HIV criminalization discriminates against a diverse community and stigmatizes the entire population as presumptively bad actors. And it gets worse. Because conviction is dependent on non-disclosure of a known status, it perversely discourages people from getting tested, knowing their HIV status, and doing something about it. After all, you can’t be required to disclose what you don’t know. But keeping people in the dark about their HIV status is precisely the wrong way to address a public health epidemic. According to estimates from the San Francisco AIDS Foundation and the HIV Medicine Association, “of the 1.1 million individuals living with HIV infection in the U.S., nearly 20 percent remain undiagnosed, [and] only 37 percent are in care.” Laws that irrationally transform knowing your HIV status into criminal liability, therefore, actually hinder progress toward ending the HIV/AIDS epidemic by discouraging testing.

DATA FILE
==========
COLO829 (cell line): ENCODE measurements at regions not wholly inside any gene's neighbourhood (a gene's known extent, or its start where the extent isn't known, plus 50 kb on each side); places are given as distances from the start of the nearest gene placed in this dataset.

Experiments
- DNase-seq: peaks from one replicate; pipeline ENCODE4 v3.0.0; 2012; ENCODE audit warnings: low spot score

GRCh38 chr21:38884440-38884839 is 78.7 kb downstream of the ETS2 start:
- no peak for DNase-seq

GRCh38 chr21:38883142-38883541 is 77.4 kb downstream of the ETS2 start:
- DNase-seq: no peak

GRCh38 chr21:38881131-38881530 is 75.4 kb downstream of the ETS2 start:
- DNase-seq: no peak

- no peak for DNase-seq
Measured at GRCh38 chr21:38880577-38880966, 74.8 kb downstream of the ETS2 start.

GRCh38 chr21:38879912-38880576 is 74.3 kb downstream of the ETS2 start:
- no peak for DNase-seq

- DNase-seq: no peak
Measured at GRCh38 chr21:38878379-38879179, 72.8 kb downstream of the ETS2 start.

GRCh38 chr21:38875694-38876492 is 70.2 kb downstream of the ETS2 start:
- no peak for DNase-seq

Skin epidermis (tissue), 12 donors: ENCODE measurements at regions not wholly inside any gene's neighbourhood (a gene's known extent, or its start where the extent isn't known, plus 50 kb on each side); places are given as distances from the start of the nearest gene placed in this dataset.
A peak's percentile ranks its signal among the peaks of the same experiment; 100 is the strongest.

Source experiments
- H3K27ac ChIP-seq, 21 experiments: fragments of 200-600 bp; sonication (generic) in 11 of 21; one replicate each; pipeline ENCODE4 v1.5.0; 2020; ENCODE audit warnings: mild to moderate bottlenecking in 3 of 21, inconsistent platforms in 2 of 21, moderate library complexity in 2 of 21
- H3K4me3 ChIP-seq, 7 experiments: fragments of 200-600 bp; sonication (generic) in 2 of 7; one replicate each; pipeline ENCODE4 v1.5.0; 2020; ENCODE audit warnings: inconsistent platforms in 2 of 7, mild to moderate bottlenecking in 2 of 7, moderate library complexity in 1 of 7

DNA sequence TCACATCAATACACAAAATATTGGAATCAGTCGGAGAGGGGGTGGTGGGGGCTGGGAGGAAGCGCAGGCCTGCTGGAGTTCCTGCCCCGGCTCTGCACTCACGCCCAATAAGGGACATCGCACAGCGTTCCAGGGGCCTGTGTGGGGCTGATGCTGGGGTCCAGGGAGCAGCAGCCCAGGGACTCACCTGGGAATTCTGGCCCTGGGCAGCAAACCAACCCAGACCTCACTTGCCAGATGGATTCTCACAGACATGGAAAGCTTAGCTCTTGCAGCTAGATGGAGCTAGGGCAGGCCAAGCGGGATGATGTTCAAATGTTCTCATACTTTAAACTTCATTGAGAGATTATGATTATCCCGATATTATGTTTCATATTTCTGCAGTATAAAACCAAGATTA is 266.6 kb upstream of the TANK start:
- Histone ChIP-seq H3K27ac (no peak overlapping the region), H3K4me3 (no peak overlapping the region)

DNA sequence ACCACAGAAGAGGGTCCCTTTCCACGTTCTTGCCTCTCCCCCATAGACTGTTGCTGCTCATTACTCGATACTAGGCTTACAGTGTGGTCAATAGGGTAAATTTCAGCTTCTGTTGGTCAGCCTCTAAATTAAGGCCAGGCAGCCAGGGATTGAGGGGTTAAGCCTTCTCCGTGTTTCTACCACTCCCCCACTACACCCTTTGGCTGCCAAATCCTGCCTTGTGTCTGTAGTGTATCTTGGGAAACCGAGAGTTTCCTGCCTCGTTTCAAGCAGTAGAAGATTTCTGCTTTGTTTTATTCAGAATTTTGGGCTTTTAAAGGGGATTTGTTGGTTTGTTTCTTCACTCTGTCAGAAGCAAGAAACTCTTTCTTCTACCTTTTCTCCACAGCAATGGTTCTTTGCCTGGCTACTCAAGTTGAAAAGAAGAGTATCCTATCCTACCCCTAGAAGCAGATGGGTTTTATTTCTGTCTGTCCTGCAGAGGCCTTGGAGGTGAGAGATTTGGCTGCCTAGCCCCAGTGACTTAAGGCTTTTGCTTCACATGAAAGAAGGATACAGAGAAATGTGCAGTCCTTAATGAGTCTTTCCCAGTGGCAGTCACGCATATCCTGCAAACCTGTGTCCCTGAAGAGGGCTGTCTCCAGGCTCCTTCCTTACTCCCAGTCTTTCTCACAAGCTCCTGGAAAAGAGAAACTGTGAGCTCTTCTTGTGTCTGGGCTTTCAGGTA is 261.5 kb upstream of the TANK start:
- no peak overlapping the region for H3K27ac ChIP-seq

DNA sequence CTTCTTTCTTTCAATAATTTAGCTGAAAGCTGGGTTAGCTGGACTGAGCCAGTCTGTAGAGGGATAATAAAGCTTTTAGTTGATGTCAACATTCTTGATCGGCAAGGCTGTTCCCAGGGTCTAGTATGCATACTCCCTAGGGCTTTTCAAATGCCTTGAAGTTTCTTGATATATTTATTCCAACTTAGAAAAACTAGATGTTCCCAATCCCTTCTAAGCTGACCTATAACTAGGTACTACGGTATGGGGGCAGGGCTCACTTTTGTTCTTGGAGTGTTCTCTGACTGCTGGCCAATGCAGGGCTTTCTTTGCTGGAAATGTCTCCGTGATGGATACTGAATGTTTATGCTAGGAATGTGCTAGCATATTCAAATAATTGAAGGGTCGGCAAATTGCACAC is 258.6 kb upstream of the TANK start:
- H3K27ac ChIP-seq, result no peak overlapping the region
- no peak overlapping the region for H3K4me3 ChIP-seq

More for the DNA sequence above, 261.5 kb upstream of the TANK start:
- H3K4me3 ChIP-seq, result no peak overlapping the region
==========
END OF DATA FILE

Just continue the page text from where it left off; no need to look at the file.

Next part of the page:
Instead of irrational criminal laws that make it harder to stop the spread of HIV, we need prosecutions based on the latest scientific data. We need education and outreach to at-risk communities to ensure regular testing and treatment. And we need to end the stigmatization of the HIV-positive population in law and in our public discourse. Ending the misuse of aggravated assault as a weapon against the HIV-positive community is a necessary first step.
Ari Ezra Waldman is a graduate of Harvard Law School and Harvard College. He now teaches at Brooklyn Law School and is Ph.D. candidate at Columbia University. Professor Waldman writes a weekly LGBT Law column at www.towleroad.com.